I'm actually already anal about it due to colour blindness. When most cables look to you either black, grey, blue or brown and people tell you that 'the orange one connects X to Y rack'… you buy a hand-labeler, zip-tie bands, and keep meticulous notes like an OCD freak.
Monoprice if you do not know about them. Get cables in any size, shape, ends, length, color. It is cheaper to get the stuff from them than it is to make it yourself. And with your issue, you need to develop a colour code system (e.g. switch to switch black, gateway routers white something like that. We do switch to switch RED and our VMWare stuff YELLOW so you know not to mess with those connections) You might even want to think about using the different connectors as a way to segregate cable due to your limited colour palette.
If you would happen to have anything to add, I'm always happy to get more insights like the one you gave already. Thank you once more! :D
Things they do not tell you in class, round 1.
Learn to write a proper IT email. It is part cover your ass, part WTF happened, part I fixed that shit. After you fix something, send an email documenting the event, no matter how small. Depending on NDA etc concerns, this email will have a TO and a CC field. The TO field is to the people who were impacted by the event; The customer, the department head, the people who fixed the problem, within reason. The CC field is for your boss, the email for your IT group where you keep your "CYA documents" aka cover your ass, and possibly the boss of people who are not on your team who helped out, especially if things went really well. Part two of this message is the subject. Short, to the point, almost bland "Report on trouble with customer X 10-26-2016" Something like that. Part three is a paragraph with no more than FOUR sentences. "There was a problem. We found the problem. We fixed the problem. Below is how we fixed it and how we are working to prevent issue in the future." 99% of the people you send this message to will stop reading at this point. The final part is a detailed description of the issue, how it was discovered, how it was fixed. This part is for you and the team so you have a record of things being fixed, and more importantly, how you fixed it for when it happens again. Writing this out will help you cement in your brain good troubleshooting and communication skills. One great bit of advice I saw is to read airline accident reports from crashes. You do not need to be that anal, but you want to be able to have a written record of how you solved problems and are now taking action to prevent the problem from occurring in the future. Even if the only person who gets this letter/email is you, writing it out and learning how to make an after action report like this is a part of the skill set that will cement and if by nothing more than rote repetition retain knowledge.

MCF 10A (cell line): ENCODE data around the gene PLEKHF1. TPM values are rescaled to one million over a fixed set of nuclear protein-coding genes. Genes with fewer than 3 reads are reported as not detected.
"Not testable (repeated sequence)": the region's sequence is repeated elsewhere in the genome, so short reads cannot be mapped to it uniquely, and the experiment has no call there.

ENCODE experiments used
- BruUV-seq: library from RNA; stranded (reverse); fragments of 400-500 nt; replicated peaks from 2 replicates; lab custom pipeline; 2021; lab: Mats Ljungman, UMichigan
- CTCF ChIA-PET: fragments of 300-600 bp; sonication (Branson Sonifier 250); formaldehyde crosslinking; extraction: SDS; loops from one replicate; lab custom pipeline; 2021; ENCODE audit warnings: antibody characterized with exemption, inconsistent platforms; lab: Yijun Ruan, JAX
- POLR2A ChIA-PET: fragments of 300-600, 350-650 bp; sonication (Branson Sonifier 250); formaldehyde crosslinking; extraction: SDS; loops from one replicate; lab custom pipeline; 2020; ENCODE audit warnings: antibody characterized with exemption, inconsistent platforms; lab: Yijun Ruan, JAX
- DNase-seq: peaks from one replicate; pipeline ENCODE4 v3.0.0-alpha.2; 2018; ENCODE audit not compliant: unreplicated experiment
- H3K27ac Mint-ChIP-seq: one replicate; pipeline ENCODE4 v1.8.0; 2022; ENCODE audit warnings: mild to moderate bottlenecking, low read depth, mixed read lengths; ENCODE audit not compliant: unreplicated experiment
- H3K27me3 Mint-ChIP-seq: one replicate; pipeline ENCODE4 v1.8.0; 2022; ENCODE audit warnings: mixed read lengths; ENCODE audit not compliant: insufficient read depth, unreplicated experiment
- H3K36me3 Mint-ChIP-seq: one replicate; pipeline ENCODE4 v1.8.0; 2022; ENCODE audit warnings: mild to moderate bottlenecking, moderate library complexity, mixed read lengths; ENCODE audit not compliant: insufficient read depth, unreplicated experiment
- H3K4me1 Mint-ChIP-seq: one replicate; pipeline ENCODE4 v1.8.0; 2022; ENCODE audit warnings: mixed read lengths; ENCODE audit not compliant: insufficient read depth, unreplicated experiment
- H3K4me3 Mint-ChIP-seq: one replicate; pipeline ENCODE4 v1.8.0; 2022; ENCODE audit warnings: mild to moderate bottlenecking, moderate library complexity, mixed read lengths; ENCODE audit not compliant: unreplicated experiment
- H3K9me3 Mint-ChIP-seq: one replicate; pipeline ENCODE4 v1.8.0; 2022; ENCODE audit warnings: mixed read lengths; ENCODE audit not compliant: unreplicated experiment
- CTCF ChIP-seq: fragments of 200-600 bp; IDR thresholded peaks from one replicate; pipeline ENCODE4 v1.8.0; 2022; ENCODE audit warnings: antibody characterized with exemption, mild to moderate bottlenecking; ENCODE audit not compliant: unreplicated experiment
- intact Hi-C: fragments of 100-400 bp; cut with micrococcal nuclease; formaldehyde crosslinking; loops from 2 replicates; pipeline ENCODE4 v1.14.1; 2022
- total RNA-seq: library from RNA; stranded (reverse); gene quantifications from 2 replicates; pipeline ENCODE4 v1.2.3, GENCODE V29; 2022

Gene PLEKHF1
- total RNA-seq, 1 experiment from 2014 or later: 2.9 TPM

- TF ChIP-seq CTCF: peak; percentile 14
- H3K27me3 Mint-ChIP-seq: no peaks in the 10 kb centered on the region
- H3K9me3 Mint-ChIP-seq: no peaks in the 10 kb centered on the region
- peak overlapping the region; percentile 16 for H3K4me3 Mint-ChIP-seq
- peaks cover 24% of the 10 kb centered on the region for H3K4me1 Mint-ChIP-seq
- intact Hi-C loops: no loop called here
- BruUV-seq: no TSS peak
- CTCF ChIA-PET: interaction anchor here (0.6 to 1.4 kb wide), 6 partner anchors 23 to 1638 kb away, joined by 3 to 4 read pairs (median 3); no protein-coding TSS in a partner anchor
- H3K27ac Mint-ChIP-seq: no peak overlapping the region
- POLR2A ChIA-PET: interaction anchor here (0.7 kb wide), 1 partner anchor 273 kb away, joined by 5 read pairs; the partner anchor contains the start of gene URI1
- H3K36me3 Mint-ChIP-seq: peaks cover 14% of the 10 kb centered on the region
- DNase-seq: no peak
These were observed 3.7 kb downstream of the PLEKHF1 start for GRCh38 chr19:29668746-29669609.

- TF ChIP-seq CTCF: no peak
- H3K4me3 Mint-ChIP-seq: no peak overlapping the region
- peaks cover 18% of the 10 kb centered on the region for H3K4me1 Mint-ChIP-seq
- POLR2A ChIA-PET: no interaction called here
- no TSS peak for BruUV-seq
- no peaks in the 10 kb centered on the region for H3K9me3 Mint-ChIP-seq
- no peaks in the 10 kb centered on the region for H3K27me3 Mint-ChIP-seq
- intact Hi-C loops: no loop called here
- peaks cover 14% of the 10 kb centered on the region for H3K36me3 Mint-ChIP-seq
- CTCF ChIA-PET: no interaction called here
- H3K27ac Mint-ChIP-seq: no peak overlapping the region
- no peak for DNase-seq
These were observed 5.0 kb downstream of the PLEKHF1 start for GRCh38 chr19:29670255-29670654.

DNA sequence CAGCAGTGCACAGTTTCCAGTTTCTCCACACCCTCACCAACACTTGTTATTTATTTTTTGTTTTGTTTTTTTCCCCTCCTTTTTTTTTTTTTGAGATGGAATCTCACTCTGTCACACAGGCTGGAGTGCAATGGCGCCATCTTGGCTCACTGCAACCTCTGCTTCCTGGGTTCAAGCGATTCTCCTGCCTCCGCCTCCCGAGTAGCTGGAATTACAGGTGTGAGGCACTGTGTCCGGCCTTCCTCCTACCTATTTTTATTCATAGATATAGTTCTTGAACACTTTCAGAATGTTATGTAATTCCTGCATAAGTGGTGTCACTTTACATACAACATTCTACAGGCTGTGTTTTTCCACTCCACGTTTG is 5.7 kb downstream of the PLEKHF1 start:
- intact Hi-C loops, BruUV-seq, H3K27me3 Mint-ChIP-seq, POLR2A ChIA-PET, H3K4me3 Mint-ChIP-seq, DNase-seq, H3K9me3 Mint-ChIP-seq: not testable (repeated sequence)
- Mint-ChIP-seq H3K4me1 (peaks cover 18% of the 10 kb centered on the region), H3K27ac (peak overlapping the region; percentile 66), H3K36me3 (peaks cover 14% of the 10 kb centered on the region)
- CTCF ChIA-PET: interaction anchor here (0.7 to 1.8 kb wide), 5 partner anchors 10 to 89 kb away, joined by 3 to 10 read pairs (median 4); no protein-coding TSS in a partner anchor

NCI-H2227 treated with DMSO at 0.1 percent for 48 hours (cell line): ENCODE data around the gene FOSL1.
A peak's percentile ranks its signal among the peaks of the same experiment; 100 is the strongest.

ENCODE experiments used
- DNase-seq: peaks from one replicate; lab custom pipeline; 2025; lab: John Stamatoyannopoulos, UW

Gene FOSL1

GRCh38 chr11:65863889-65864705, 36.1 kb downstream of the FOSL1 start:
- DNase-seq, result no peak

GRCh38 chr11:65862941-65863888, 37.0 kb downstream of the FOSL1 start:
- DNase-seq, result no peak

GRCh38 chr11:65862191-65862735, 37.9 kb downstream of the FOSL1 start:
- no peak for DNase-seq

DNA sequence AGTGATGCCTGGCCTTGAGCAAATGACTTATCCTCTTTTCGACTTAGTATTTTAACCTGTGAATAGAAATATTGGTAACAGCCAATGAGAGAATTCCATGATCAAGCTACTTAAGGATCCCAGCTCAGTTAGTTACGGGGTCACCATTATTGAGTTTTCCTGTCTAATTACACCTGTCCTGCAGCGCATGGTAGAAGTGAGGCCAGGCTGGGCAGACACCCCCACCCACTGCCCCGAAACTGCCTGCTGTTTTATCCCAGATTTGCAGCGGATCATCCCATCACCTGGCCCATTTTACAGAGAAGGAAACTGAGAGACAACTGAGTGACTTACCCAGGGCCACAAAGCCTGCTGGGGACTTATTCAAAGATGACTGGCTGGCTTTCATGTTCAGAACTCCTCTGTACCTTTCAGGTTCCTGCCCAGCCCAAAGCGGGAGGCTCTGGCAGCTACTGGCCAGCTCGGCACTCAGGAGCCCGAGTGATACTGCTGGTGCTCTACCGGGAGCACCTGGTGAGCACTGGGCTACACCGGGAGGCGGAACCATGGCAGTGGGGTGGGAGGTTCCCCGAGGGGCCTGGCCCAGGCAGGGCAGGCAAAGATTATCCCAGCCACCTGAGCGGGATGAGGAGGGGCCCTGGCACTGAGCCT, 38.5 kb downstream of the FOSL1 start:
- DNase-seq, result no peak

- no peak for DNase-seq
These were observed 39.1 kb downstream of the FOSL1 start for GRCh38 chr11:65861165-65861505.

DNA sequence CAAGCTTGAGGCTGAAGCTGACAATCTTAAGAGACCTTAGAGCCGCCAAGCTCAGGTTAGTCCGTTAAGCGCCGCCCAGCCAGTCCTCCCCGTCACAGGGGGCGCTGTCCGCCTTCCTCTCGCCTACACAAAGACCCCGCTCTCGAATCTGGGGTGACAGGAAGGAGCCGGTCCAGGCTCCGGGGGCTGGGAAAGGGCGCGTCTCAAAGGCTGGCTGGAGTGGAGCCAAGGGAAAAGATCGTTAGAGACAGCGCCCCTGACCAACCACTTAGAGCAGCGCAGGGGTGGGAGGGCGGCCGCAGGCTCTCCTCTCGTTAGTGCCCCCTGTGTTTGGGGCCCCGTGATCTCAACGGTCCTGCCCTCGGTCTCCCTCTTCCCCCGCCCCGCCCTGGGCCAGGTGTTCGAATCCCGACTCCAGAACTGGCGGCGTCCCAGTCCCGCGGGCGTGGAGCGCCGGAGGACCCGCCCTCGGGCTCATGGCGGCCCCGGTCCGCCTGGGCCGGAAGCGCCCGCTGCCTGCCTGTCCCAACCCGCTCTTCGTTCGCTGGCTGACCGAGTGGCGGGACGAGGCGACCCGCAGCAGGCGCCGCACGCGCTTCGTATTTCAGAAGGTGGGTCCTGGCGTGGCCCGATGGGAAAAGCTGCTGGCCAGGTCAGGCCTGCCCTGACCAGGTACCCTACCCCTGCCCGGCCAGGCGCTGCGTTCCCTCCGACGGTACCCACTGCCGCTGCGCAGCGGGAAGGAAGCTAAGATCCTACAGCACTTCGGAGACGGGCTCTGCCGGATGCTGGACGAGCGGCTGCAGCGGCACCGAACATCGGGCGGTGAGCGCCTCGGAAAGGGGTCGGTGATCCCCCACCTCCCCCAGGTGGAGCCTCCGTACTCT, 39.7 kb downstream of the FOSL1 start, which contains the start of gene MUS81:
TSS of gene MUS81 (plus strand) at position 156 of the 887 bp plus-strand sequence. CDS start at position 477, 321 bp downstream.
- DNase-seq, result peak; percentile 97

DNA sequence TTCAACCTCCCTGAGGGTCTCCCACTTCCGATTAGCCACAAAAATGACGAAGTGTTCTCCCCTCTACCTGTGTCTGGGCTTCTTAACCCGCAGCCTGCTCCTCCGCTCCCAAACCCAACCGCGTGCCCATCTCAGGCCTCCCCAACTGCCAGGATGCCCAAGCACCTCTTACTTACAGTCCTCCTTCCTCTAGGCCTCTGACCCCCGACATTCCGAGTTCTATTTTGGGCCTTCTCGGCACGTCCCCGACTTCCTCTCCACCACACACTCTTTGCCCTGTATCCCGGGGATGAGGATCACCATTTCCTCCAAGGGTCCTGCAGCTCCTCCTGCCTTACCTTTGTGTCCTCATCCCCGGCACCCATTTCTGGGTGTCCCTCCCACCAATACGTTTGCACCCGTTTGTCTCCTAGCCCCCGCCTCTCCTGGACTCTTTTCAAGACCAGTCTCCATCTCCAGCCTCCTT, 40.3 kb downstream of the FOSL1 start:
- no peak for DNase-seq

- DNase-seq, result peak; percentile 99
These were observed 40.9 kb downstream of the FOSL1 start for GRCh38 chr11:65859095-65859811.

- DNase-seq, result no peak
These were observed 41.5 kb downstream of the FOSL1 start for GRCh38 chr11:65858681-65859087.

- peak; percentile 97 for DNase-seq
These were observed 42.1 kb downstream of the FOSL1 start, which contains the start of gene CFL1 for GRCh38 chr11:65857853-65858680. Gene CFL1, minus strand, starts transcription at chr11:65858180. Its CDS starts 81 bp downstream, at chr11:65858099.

Also, people in general cannot write worth a shit. Write good, clean, concise messages and you will stick out. And remember, nobody reads past about four sentences.
Part of your job in IT is to be proactive. As a networking guy, get Nagios Core for free, and also MRTG and know how they work, why they work, and how to monitor your network tree. Learn how to do the alerts, SNMP, etc. This will also force you to dig into Linux a bit to learn postfix, scripting, etc that you will need in the future. Don't be like me and have a mental hump about coding and scripting, every networking job in the future is going to be at least a little bit coding. Know what is failing before the phone rings; I've had people call after I get the alerts and can then talk to someone impacted as if I am already working on the problem. Even if it feels like a minor thing, when you come off as a guy who knows what is going on, you instill confidence in your user base. Cisco also has monitoring tools, but you may end up in a non-Cisco environment and it is always nice to have free options. Nagios can also be set up to display on a Raspberry Pi as a web site on a bigger screen TV to act as a NOC screen, which looks cool as hell to the non tech people who walk through the office.
Another part of your job, one that is rarely talked about? Make you boss look good. If you can keep other people off your boss's back, and make their job easier, do it. Keep them in the loop, let them know if shit is happening. And if your boss does not respect your talents, time, effort or energy? With a CCNA you will get recruiting calls weekly with job offers, depending on where you live. This industry, for people who are good at their jobs, is too competitive to deal with shit tier direct reports. I could make double what I am making, and have had that offer, but my boss is awesome and I'm staying as long as she is.
You will have days that fuck all of nothing happens, and you will want to spend it on reddit and hubski. Read manuals instead. Document shit that has not been updated in a while. Start a WIKI for your work stuff. Because you will have days like I am having where I am on the go and working overtime to get a project done on time. I worked 13 hours today deploying computers, and have 100 more to go before we start wiping them and boxing them up for return. I'll not have a down day for at least a few weeks. You will also have times like these, but IMO, the crunches and the soft times even out over the year.
As a network guy, if you ever come into work and say "I'm bored" you better fix that shit. Either look at BIOS file updates, read manuals, check monitoring, document equipment and procedures, DO SOMETHING. Being bored when all the stuff is working will breed complacency and that becomes habit forming. Learn the good habits now and carry them forward; the people who need to notice these things? They do and will.
If I think of more stuff I'll post here.